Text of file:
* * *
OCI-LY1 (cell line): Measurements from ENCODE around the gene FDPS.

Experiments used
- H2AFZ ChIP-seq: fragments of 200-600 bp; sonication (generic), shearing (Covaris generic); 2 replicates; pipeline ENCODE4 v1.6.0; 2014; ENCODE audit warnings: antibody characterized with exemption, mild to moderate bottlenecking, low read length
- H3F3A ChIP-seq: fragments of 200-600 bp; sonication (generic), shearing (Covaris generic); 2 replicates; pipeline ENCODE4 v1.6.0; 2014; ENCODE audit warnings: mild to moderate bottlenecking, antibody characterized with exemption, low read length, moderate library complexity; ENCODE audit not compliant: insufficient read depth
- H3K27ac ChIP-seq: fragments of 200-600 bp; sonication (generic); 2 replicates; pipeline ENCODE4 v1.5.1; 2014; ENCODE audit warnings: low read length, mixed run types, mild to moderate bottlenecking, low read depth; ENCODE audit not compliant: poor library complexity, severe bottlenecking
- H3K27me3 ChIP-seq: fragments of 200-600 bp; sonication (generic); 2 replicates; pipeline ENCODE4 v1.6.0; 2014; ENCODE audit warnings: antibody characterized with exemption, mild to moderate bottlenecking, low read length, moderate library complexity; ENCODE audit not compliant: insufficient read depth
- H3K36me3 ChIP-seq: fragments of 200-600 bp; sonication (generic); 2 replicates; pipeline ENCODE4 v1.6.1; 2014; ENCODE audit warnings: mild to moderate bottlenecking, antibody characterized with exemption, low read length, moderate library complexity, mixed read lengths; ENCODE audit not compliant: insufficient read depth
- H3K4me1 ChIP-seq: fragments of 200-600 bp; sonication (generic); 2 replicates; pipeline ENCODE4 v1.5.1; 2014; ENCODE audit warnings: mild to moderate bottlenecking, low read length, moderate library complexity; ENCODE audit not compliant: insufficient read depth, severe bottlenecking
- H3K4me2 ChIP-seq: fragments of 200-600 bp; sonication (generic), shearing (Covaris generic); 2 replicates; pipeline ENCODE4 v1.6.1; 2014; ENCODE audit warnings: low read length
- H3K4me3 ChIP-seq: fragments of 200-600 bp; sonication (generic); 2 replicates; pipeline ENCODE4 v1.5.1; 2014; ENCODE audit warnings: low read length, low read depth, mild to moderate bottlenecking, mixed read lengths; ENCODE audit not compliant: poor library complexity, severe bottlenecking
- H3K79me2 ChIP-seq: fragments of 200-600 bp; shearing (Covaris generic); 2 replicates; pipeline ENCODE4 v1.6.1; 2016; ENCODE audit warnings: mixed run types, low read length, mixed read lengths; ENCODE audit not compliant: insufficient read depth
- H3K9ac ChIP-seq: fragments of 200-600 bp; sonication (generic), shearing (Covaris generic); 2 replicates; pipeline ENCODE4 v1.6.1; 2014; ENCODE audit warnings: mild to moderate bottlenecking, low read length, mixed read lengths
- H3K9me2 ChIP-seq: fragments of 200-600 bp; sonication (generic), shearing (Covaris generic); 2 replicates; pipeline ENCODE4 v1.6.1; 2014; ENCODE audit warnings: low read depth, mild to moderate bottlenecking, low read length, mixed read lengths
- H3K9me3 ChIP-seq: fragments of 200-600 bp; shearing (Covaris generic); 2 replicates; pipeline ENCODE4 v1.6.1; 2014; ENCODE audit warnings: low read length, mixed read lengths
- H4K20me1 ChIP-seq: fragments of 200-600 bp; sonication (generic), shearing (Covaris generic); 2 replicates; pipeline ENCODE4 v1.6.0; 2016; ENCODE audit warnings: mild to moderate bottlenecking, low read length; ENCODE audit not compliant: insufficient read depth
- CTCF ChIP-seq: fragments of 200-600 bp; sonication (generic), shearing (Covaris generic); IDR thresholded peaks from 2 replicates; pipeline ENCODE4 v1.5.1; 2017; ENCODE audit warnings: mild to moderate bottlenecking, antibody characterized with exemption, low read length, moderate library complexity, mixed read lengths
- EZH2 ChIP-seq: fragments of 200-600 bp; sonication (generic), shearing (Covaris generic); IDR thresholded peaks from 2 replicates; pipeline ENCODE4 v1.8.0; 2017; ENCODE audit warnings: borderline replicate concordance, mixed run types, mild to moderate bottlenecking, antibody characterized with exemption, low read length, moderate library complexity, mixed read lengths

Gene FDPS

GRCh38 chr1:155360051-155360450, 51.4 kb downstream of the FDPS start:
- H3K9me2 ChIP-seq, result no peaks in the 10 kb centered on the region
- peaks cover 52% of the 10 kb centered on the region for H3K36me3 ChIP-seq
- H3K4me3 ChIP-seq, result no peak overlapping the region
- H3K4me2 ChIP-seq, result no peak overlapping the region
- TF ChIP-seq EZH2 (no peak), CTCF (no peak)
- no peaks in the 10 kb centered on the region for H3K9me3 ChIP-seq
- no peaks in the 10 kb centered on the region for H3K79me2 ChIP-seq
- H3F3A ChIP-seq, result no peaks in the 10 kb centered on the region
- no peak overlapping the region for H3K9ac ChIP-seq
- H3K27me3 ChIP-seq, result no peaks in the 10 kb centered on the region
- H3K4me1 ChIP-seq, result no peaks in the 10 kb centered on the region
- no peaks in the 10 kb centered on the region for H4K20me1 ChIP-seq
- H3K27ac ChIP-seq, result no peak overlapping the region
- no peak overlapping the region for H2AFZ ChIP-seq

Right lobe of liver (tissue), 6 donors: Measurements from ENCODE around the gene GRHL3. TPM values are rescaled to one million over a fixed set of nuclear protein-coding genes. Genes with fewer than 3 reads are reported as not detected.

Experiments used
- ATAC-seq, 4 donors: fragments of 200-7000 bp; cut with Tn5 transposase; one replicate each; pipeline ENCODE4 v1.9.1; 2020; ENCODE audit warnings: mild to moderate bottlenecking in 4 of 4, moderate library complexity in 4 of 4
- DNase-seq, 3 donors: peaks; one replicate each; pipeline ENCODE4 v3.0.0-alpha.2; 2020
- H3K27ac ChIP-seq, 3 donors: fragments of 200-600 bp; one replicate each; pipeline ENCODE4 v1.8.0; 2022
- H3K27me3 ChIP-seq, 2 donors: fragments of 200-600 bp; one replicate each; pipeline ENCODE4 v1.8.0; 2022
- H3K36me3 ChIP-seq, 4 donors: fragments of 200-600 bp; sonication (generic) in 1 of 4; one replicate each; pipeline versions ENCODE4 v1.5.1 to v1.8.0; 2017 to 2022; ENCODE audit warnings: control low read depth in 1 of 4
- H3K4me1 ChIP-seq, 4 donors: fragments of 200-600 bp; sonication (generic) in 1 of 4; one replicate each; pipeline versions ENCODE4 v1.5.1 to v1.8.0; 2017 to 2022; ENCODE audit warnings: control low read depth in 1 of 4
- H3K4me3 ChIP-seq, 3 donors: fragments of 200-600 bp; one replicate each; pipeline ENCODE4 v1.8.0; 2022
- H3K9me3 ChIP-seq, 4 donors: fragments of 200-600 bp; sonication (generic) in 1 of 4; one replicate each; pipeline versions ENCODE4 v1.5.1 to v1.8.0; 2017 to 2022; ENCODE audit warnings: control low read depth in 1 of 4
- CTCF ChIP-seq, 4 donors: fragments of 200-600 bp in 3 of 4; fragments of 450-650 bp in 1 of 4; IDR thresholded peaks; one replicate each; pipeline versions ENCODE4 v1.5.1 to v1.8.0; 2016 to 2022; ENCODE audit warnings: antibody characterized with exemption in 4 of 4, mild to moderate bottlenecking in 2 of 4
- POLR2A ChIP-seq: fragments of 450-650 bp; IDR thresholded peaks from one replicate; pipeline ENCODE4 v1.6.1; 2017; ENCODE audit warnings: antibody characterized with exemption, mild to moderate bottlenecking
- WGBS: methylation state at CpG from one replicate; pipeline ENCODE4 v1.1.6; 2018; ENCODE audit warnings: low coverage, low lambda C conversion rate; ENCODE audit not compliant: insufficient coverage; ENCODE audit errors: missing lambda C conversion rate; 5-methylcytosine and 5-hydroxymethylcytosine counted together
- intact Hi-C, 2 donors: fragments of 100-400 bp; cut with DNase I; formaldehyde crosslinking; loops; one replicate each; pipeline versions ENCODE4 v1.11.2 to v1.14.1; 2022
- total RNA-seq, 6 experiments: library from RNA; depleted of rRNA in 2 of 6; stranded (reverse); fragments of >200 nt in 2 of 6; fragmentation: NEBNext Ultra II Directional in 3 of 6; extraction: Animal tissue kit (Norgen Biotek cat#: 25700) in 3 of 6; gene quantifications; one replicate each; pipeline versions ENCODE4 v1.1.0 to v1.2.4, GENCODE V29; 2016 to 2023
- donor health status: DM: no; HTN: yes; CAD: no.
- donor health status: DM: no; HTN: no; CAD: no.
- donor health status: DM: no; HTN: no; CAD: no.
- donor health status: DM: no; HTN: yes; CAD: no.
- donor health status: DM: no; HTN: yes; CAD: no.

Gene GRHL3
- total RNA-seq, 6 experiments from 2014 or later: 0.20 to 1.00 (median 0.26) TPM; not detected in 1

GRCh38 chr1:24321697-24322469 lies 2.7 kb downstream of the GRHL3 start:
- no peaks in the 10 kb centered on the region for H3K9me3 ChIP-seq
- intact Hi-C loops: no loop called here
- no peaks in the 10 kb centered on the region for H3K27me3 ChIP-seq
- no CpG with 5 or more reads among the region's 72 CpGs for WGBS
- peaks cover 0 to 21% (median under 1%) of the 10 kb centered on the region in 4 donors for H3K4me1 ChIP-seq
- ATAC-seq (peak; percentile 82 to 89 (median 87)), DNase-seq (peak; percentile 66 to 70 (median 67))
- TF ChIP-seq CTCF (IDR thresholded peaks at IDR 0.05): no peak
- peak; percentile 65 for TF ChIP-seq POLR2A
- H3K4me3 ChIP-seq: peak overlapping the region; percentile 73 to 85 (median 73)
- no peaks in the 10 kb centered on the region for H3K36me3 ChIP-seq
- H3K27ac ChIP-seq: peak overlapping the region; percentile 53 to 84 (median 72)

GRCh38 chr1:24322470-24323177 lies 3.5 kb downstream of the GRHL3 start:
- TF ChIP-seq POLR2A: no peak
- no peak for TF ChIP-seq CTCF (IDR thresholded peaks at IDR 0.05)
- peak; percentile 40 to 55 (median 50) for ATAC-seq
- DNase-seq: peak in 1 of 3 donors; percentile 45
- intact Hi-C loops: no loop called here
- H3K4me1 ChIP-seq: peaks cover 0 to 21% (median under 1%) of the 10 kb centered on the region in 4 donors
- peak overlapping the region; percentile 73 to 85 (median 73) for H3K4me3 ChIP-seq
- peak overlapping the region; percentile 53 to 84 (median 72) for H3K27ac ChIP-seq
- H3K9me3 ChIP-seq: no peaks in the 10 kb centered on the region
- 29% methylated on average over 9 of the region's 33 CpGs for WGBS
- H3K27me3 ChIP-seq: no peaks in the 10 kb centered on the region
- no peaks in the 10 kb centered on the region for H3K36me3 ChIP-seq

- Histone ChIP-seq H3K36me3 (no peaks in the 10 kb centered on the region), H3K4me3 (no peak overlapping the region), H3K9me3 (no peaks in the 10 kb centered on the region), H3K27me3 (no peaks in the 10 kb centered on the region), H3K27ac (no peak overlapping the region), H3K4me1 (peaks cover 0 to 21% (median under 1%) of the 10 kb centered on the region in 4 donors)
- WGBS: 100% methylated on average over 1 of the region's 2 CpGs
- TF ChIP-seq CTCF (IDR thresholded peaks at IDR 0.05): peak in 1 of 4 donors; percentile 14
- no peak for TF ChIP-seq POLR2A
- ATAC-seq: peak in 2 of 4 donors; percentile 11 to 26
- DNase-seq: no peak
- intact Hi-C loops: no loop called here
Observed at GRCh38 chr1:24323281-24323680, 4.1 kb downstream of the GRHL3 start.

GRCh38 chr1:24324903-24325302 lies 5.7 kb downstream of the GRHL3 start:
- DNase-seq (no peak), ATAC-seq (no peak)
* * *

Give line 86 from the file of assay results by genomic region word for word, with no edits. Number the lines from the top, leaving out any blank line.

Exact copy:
- DNase-seq: no peak